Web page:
Adam Osborne's story could be written in song, from the Broadway show tune "Anything You Can Do I Can Do Better" to "The Impossible Dream." Most recently he has been living 1960's pop refrain "like a rubber ball I'll come bouncing back to you "

Osborne Computer Corp.'s 1983 bankruptcy echoed throughout the industry. This, after all, was no two-bit start-up, but a $70-million company that had put its lovable luggables on desks throughout the nation. Nor was Adam a conventional entrepreneur (INC. November 1983). "I didn't have a degree in electronics and never had run a manufacturing operation," he admitted. That didn't preclude a confidence that in some people's minds bordered on arrogance. "I knew we would succeed," he said, shortly before his company went belly up.

And now Adam is back. His new enterprise is Software Seed Capital Corp., in Berkeley, Calif. The concept . . . well, the concept isn't quite clear. Something about new tax-sheltered vehicles for financing software development and new distribution arrangements. Osborne isn't talking, except to exude confidence -- -or arrogance. "It's incredible how inefficient and backward some of the software is," he says. "I've come to the conclusion that gold is lying around and somebody should pick it up." Prospective backers, meanwhile, are dancing to Adam's tune. "Adam Osborne probably has more venture capitalists willing to invest in him now than ever before," says one observer, "because he's made a mistake."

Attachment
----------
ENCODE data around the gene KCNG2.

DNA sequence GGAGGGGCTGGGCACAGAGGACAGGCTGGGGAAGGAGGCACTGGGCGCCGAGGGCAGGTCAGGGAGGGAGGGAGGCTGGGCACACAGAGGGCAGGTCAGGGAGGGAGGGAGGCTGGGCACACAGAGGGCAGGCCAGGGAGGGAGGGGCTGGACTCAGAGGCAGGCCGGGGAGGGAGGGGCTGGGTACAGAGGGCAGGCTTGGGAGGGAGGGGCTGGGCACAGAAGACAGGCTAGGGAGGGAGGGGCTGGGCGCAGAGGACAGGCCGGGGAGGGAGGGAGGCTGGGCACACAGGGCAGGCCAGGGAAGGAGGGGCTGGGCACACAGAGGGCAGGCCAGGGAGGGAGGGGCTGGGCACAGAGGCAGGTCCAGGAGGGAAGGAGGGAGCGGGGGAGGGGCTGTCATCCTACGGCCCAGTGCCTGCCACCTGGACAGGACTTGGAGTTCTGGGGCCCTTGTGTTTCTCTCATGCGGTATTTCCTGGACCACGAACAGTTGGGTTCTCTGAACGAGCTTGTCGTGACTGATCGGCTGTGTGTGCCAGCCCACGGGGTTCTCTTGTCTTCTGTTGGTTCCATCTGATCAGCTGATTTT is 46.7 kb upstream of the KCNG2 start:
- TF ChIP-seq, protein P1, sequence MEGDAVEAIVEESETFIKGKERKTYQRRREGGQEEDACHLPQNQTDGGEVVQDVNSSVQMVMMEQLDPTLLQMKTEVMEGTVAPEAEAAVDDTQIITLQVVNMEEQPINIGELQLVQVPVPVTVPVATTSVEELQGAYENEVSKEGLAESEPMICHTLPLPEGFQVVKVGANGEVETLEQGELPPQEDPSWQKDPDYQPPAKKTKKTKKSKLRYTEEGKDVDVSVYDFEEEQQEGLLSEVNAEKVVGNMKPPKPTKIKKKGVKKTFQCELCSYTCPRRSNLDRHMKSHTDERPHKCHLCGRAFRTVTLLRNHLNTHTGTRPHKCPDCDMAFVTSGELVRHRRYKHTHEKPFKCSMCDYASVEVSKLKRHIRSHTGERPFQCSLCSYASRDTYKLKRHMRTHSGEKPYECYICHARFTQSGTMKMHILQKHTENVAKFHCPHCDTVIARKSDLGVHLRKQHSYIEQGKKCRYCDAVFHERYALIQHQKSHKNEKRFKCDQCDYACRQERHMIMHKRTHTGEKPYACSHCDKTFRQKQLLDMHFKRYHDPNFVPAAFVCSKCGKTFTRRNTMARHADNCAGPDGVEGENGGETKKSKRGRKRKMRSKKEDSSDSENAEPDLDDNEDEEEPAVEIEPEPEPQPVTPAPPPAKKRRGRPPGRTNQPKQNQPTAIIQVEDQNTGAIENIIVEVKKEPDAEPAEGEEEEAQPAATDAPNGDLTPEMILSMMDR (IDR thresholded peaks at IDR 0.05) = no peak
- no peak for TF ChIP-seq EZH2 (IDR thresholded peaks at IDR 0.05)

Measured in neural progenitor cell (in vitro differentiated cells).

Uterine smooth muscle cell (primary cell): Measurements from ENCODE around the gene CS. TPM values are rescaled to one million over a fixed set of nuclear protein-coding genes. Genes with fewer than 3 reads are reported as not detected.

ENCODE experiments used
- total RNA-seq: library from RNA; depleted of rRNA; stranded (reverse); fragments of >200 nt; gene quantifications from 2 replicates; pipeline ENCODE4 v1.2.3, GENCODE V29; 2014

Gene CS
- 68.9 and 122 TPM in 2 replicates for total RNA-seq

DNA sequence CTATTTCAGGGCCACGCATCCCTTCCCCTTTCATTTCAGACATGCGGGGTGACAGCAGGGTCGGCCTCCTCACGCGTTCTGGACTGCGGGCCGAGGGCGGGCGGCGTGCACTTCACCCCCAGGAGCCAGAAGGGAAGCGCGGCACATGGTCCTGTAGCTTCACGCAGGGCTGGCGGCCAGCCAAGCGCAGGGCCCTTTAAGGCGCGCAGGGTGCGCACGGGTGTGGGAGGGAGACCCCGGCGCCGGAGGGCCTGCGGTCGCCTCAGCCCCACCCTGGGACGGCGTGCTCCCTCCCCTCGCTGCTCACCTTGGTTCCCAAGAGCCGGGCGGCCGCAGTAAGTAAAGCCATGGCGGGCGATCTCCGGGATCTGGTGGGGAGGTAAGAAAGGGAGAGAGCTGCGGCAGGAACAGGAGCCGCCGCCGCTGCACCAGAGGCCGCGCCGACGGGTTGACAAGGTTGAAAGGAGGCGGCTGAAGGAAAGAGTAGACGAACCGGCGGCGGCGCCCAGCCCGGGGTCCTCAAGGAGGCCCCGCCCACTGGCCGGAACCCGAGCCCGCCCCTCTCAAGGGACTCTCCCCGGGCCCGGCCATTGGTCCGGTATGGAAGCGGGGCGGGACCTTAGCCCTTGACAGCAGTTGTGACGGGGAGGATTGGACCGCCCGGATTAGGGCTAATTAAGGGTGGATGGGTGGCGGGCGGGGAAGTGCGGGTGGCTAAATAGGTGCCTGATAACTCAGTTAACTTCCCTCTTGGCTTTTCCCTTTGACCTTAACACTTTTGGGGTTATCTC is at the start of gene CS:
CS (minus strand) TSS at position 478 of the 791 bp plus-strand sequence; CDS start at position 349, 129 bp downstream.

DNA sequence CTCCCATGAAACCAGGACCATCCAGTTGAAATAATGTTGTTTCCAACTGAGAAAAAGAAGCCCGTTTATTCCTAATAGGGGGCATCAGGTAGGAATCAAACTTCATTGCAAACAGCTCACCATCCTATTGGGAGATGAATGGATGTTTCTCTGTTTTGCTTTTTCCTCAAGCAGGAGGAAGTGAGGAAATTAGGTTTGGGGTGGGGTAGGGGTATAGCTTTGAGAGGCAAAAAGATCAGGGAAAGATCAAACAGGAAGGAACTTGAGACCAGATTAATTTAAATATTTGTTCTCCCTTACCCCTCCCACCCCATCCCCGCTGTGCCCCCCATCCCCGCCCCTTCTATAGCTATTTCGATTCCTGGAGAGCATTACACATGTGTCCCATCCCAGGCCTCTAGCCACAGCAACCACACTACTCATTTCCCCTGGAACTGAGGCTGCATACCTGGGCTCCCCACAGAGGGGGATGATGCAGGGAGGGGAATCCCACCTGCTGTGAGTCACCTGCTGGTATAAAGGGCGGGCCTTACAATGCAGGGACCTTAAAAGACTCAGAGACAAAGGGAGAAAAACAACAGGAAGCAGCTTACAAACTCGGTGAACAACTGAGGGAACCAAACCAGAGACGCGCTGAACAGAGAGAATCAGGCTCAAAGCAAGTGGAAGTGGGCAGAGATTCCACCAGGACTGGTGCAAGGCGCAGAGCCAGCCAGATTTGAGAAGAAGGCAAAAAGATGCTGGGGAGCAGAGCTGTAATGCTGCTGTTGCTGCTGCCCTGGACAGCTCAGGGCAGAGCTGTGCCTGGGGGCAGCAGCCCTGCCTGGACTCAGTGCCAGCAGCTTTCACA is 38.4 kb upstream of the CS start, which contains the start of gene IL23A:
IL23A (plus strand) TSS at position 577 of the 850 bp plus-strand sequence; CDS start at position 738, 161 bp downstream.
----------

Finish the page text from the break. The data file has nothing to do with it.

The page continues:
Mistake? Is that what you call it when someone walks into Chapter 11 humming "It Was a Very Good Year"? Stay tuned -- maybe Adam Osborne will be better the second time around.


It could have been worse. The January 1980 White House Conference on Small Business at least ended in a vote. the previous Washington small business gathering, held in 1938, ended with delegates embroiled in a fist-throwing melee.

The jury however, is still out on what the 1980 meeting accomplished, beyond a significant rise in decorum. The 2,000 delegates selected 60 recommendations for changes in federal laws, regulations, and policies to improve the environment for small business and enterprise. The following 15 became the top priority wish list:


Reduce corporate and personal tax rates Done, sort of

Accelerate, simplify depreciation schedule Done

Balance the federal budget Tilt

Reduce estate taxes Done

Impose sunset review on federal agencies, laws No way

Increase small business share of federal R&D Done

Add incentives for investment in small business Talk, no action

Reform social security without raising taxes No reform; taxes went up

Create small business participating debenture Talk, no action

Strengthen authority of SBA's Advocacy Counsel Toss up

Ease bank credit for women business owners Talk, no action

Reimburse costs to small companies sued by gov't. Done

Freeze minimum wage; create two-tier system No way

Mandatory procurement setasides for minority cos. Not likely

"Economic impact" statements on new regulations Done, sort of


Robert Taylor had hoped for nine-figure results when he steered Minnetonka Inc. (INC., April 1980) into the liquid-soap market following years of sloshing about in the muddy waters of diversification. Having taken unproductive flings at everything from real estate development to candle-making Minnetonka was realigning itself behind Softsoap a pump-dispensed cleanser that solved the problem of how to keep the old soap dish from looking like a clogged rain gutter. Good idea, thought Taylor, who first made his mark selling a variety of bath products through department stores and druggists.